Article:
Corporate espionage, illegal arms dealing, government threats, Mayan magic, unsolved mysteries and unlikely romance are the themes throughout the Lightening Strikes series by Barbara Freethy.
Just like a great romantic suspense trilogy should, this series takes you on a rollercoaster ride from Miami Beach to the Yucatan to Washington D.C. telling the tale of a family from Corpus Christie, Texas unsettled by their father’s mysterious disappearance years ago. Each adult child has built their own life in the wake of their father’s death but unresolved emotions compel them to go about finding answers, and ultimately love, in three unique ways.
In the final installment of the series, Summer Rain, middle child Dani Monroe is an aide for a powerful Texas senator working in the nation’s capital. She is the one child who is firmly rooted in the belief that their father’s death was simply an unfortunate accident and their Mayan great-grandmother Mamich’s assumption that there is more to his disappearance is simply nonsense. Despite the fact that her older brother Jake and younger sister Alicia have each experienced Mamich’s “lightening magic” to guide them to answers and love, Dani is firmly rooted in reality. That is until the ring that Mamich bequeathed her leads her into the final chapter of the unsolved mystery of her father’s death.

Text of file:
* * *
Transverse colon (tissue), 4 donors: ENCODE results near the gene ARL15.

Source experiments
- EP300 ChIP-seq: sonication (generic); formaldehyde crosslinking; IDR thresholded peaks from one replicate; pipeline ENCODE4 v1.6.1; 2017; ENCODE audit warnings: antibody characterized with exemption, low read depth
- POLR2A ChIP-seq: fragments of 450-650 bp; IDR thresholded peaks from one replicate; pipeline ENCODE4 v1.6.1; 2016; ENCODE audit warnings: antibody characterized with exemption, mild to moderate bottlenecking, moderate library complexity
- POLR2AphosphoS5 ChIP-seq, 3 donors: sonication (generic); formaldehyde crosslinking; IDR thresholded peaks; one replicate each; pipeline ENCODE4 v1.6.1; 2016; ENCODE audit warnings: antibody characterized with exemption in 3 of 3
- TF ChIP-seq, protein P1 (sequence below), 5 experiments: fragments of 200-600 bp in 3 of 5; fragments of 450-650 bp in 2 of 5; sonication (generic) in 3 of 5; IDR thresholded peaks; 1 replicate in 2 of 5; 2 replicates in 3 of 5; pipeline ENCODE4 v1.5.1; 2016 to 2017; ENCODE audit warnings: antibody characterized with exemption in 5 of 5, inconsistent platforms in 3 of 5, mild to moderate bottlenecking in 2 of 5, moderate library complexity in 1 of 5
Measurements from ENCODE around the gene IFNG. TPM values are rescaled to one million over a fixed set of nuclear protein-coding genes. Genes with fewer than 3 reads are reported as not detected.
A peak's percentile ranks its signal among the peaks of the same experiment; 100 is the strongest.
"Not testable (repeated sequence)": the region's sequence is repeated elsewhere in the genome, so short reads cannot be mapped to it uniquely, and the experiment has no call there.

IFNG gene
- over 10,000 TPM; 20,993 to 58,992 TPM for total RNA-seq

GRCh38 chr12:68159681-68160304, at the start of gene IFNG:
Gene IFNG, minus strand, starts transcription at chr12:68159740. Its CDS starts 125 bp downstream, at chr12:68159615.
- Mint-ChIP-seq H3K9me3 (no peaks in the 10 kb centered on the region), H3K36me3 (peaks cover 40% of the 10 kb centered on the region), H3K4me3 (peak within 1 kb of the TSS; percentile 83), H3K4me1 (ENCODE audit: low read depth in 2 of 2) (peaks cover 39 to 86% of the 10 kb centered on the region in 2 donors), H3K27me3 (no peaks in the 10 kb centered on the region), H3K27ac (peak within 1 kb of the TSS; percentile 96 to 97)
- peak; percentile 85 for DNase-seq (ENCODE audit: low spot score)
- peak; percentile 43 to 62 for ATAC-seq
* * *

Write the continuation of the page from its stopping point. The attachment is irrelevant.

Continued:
While I loved all the books in the Lightening Strikes series, I especially enjoyed the final installment, Summer Rain. In Dani’s story, there are elements of a political thriller that brings Dani and investigative journalist, Patrick Kane together. I love how obstinate Dani is about staying out of this mystery, but as every new clue is uncovered, her curiosity and building attraction to Patrick pull her back in.
In the world of high-level politics, ambition is critical but reputation and connections are everything. Risking her own career, Dani finds herself in a tug of war between her goals and love, not to mention a growing need for answers. I love this inner conflict because it’s something we all will face—well, maybe not the corporate espionage or murder mystery part. But think about how often in our lives we’ve had to make tough choices between careers and life. This story, however, proves what we know deep in our hearts—we can have them both.